Why it's often hard to tell the heroes from tha has-beens
IF INDEED WE ARE "CALLED" to do what we do in life, you really have to wonder sometimes about the caller. Look at any life, brilliant or obscure, saintly or diabolic, and you’ll detect the hand of a narrator with a taste for twisted comedy and a total indifference to what’s fair, right, and wrong. History is a fascinating grab bag of such stories, and the American versions often have a special resonance, given our deep cultural desire to believe we’re pulling the strings.
But as so many people’s lives—including those described here—suggest, we’re not entirely in charge. If there’s a consolation in that discovery, it’s that you never know when time might get around to vindicating a life that looks (or feels) misspent. Reputations do rise from the dead. Then again, things are just as likely to go the other way.
Edgar Allan Poe
Underrated in life, slandered in death
Regarded today as a literary genius for his dark tales and poems, Poe lived the hard life of a 19th-century hack, writing and editing for various magazines. In 1848, while he was still in his 30s, he also published a treatise on cosmology that explained, among other things, why the night sky is black. Though he believed the book Eureka: A Prose Poem to be his masterwork, most critics panned it as wild-eyed ranting. A century later, astronomers began to realize that Poe had foreseen many modern cosmological concepts; he had a vision akin to the big bang theory of how the universe began. By most accounts a generous and decent man, he died two painful deaths—the first in 1849 after a drinking binge in Baltimore, and the second at the hands of his literary executor, R.W. Griswold, whose vindictive obituary destroyed Poe’s reputation for decades.
Think big, lose big
A century before you could download songs off the World Wide Web, Cahill dreamed of pumping beautiful music through phone lines into America’s homes. In 1907 he unveiled the first commercial version of what he named the Telharmonium, an electric music machine that generated melodies from a snarl of switches, rotors, and dynamos covering half an acre. Raw Deal: Horrible and Ironic Stories of Forgotten Americans by Ken Smith (Blast Books, 1998) describes how people were at first "delighted and mystifed to hear clear, pretty tunes emerge from ordinary telephone receivers." At first. They soon grew bored, investors balked, and the New York Telephone Company cut him off, but the final blow to the mammoth invention was a little one called the radio. Cahill, who never quite got over his obsession, died in 1934.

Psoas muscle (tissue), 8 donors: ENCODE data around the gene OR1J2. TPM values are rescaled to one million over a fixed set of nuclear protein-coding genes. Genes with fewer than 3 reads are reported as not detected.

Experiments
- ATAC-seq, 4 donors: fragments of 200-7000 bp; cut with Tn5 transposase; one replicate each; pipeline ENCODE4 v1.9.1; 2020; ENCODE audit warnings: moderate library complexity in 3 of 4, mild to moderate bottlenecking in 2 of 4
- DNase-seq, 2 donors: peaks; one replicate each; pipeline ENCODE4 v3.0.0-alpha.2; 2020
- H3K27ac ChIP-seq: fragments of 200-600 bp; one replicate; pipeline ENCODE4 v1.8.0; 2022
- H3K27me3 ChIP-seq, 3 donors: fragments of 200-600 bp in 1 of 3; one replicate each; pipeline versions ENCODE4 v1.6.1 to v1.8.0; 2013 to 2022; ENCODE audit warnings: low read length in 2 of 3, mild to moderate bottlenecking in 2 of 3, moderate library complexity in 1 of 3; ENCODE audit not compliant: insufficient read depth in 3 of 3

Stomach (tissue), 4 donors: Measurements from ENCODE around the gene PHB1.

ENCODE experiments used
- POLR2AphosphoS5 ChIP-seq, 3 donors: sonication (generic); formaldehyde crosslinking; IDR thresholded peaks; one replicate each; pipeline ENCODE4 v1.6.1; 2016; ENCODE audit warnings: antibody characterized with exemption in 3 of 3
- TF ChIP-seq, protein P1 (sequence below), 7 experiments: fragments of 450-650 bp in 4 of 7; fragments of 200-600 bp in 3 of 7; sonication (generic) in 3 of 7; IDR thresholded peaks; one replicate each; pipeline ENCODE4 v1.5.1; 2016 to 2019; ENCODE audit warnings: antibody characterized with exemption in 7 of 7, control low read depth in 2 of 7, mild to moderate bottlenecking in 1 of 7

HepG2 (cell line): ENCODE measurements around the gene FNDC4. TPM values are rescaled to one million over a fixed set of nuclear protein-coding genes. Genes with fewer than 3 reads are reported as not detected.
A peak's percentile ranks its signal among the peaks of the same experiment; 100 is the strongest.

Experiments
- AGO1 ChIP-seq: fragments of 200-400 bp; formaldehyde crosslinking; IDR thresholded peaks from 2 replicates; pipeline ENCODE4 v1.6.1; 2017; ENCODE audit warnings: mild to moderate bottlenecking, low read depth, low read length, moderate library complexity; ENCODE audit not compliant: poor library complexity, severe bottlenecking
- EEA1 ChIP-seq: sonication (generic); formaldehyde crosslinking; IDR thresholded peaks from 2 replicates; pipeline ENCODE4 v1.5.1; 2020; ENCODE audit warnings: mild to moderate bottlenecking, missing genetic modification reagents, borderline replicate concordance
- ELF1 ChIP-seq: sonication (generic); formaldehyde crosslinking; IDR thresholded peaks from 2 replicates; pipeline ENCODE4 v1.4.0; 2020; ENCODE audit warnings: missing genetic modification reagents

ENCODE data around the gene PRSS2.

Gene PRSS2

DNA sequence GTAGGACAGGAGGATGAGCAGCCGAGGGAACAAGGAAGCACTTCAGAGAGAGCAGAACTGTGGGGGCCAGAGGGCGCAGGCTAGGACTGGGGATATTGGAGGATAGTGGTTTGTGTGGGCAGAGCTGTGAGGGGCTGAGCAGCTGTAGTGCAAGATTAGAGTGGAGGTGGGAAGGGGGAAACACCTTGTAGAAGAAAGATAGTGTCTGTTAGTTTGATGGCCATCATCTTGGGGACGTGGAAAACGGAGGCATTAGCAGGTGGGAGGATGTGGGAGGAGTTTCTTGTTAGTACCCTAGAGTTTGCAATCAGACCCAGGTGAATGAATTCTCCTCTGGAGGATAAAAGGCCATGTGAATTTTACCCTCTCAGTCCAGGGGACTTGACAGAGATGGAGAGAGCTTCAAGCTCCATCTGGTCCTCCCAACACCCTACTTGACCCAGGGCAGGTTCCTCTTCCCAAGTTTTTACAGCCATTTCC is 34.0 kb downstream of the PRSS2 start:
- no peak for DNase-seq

The mysterious impulse to overreach
Born in Jamaica, Garvey rose from a printer’s apprentice to become the early 20th century’s leading black nationalist. After he arrived in Harlem in 1916, his fiery speeches in support of a "back to Africa" movement quickly earned him legions of followers. Other African American leaders condemned his more extreme views, including disdain for integration, but no one questioned his charisma. His downfall began with an ambitious effort to foster steamship trade between the world’s black nations by building what he called the Blackstar Line. Ruined by bad business decisions, jealous enemies (government officials perhaps among them), and his own autocratic excesses, Garvey spent two years in jail on a mail fraud charge tied to the failed venture before being deported. Though he died forgotten in London in 1940, Garvey now enjoys a second life as a symbol of global, radical black solidarity.
Hero wanted, no experience necessary
Hired in 1972 to work at the Kerr-McGee nuclear plant near Crescent, Oklahoma, Silkwood was 28 when she found herself thrust into the thankless and unlikely role of a corporate whistleblower. As Ken Smith puts it in Raw Deal, Silkwood may not have been a model citizen—she liked to party—but when it came to protecting her fellow workers, she had "a lockjawed sense of right and wrong." Appalled by the plutonium contamination in the plant, Silkwood began to gather evidence against her employers, only to find herself branded a plutonium smuggler. She died in a suspicious car wreck in 1974 on her way to a meeting with a New York Times reporter.
The fact that her life has been the subject of several books and a 1983 Hollywood film starring Meryl Streep doesn’t soften the cruelty of her fate. But it does underscore the complexity of fate in general. We never know when events will bring us face to face with the central riddle of human experience: Are we called to a destiny, which we then choose, or are we dragooned into a life by unseen forces beyond our control? Maybe it’s just as well we’ll never know.
Jeremiah Creedon is senior editor of Utne.